October 14, 2020
Cory here with Extinction Rebellion Boston ("XR").
How are you doing?
Fall is such a time of reflection. It can feel really heavy, but sometimes it can also be energizing. This month I interviewed Jason Rudokas, another artist/maker involved with XR, about an action he took part in on 8/10. A small team scaled the CITGO sign during a Sox game and unfurled a banner over it reading "CLIMATE JUSTICE NOW".
XR Boston's official statement: www.xrmass.org/news/xr-bostons-citgo-action
C: What was the inspiration for this action?
J: We wanted to illuminate the climate crisis in a major way and cast it as an issue around justice. The Citgo sign is a beloved landmark, but a landmark to a huge oil company. People venerate that without really thinking about how destructive the fossil fuel industry is.
C: Your group anticipated being arrested. What made you take that risk?
J: I think we have to model the attitude that we are willing to risk our freedom to accomplish the radical change our society needs, even though we are very likely already lost. That can move people who care about the world to really begin seeing and constructing a whole new society because that is what it will take.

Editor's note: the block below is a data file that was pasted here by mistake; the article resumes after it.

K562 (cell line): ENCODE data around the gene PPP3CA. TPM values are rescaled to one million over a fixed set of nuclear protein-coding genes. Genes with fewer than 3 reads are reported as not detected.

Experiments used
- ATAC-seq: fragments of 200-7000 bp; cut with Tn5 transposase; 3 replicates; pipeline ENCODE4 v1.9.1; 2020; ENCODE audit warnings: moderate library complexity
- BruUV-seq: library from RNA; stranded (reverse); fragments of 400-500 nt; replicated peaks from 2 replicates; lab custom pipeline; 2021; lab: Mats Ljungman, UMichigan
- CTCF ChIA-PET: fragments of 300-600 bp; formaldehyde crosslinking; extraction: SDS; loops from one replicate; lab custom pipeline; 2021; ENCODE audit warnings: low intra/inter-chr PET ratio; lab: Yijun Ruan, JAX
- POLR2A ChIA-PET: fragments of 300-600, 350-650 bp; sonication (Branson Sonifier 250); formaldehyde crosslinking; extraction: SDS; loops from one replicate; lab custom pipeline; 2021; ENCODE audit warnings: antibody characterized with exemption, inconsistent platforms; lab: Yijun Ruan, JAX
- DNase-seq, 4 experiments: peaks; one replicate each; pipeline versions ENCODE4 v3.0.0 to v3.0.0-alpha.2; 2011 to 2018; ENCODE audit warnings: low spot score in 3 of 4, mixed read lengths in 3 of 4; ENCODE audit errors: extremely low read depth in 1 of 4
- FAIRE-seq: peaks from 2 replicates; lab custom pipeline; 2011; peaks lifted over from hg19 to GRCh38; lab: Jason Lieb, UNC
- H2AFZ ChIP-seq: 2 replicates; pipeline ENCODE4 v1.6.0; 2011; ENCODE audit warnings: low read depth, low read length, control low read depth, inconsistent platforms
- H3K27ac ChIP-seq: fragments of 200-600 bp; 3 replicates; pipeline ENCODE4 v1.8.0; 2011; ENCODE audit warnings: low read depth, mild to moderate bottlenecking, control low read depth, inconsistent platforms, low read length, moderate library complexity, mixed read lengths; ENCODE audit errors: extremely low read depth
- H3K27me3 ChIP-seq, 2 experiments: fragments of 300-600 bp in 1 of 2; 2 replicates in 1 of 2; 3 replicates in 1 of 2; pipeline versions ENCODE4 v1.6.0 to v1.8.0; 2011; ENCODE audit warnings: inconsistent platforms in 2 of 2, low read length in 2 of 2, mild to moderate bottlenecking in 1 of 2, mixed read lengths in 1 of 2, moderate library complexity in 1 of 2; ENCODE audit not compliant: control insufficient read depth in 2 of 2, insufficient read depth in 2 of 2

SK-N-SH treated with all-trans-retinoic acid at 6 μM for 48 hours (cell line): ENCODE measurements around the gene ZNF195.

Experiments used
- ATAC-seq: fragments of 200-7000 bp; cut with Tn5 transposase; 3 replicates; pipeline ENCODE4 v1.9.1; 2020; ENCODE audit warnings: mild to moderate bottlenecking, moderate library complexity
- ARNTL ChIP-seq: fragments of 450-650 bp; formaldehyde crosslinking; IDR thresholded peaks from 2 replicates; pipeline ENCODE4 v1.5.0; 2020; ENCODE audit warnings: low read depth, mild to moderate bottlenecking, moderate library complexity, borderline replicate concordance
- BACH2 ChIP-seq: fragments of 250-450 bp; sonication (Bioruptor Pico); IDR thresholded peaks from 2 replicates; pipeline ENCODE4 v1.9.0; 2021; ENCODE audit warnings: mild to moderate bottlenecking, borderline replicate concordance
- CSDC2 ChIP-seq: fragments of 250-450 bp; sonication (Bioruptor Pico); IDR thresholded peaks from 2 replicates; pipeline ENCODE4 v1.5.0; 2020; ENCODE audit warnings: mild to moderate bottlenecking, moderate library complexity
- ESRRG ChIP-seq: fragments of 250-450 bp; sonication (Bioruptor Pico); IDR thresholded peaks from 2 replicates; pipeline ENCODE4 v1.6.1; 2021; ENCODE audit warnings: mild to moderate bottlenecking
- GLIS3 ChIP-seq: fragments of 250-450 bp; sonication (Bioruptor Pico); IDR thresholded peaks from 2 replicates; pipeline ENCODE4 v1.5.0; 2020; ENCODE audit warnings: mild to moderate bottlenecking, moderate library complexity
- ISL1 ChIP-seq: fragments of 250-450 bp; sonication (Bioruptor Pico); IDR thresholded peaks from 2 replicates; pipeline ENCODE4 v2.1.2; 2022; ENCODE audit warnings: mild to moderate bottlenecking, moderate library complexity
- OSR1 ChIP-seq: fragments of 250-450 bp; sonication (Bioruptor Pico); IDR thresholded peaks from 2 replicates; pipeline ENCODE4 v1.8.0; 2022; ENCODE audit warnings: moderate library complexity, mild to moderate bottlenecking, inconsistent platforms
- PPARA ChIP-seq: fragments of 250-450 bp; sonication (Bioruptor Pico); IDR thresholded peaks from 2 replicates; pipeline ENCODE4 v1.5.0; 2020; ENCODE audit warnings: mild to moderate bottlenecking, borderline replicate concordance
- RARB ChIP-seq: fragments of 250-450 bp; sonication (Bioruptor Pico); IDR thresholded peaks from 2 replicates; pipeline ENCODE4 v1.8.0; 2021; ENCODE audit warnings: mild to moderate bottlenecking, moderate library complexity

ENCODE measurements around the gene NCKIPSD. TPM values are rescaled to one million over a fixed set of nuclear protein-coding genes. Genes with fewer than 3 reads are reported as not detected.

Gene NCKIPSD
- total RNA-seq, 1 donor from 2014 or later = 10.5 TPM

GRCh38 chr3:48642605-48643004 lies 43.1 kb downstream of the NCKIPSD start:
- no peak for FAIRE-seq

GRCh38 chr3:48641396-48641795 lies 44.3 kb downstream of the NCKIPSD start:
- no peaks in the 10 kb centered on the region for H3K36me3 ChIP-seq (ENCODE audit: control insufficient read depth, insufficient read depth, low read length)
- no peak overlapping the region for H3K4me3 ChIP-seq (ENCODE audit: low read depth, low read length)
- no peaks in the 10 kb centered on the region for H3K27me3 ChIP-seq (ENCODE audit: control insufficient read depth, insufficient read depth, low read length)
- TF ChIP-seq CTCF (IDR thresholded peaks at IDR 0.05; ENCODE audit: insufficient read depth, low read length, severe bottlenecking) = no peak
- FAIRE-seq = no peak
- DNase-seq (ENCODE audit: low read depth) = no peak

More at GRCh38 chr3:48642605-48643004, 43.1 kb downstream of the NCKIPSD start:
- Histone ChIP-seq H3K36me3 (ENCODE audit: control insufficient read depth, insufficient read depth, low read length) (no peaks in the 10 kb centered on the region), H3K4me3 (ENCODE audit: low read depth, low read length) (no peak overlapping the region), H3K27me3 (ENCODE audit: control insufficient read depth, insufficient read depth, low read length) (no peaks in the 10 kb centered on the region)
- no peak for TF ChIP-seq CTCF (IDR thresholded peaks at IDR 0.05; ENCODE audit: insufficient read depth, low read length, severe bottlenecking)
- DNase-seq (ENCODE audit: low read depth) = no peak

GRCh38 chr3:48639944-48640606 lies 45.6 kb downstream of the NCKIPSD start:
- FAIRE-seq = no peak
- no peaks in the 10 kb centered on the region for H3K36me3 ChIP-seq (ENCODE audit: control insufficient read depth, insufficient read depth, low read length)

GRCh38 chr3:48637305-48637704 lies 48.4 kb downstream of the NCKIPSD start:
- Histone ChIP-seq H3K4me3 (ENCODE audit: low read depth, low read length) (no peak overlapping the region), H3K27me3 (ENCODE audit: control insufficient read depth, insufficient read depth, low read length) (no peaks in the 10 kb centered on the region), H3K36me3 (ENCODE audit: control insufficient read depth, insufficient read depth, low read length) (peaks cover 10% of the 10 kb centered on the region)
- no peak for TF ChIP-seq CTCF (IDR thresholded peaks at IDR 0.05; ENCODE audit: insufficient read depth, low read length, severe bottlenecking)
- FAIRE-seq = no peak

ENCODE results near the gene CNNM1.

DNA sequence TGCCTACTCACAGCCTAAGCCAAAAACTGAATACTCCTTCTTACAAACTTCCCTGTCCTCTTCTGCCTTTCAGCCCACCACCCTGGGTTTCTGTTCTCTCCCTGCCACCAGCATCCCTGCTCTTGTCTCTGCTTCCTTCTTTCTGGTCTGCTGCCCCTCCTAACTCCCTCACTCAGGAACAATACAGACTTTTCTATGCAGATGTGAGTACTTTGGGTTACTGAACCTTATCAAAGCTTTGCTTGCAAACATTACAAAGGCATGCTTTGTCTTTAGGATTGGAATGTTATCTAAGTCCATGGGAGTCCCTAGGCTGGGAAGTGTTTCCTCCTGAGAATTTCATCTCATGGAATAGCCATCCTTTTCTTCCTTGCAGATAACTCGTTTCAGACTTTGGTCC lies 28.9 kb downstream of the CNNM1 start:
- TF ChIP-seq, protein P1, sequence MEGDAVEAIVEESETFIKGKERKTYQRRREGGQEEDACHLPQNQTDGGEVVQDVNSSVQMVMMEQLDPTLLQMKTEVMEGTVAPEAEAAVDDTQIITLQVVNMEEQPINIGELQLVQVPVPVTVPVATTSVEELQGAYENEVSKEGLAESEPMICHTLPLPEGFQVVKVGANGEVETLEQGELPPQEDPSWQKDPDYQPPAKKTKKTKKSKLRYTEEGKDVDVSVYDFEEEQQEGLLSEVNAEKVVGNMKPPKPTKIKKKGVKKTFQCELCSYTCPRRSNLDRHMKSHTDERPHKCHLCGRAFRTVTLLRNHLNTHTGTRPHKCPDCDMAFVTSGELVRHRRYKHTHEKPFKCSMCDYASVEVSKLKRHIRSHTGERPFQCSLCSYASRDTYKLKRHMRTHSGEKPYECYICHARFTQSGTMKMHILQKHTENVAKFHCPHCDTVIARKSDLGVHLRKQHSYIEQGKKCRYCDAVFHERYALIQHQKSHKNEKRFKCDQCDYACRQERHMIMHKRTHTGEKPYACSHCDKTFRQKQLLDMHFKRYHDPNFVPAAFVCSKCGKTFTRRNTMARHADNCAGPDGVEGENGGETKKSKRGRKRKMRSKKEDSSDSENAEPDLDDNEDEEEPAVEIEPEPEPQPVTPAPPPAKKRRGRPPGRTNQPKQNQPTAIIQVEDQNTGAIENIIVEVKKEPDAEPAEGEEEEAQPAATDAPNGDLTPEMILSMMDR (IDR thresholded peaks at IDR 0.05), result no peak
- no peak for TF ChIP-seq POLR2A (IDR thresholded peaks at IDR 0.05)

C: This action has received more media attention than any previous XR action in the US. Why do you think that is? What has the response been like?
J: Short-term, it was a huge feat to accomplish and the sign is iconic.
I think the lasting impact has been to inspire our chapter and others to press onward. We need to do stuff like this continually. The mainstream media should be covering the climate crisis as headline news every day. It looks very likely that we are going to get "mode locked" into a hothouse earth, meaning the world will enter a physical state that can not be reversed no matter what we do, period.
C: That's terrifying, and also really abstract. What do you think is needed for this to seem real to people?
J: It's hard, especially here. I've lived in a "spaceship" my entire life, but through education I have come to see how the climate crisis is already killing people, and those people are the most vulnerable. That makes me cry because our systems were designed to do that. I think civil disobedience is what we need to get people to take this seriously. We need to get lots of people to refuse destruction.
C: You're a member of the Arts Working Group within XR. How do you think art can help?
J: Art helps you imagine something beautiful and then make it. That's good practice for what we need to do for the world.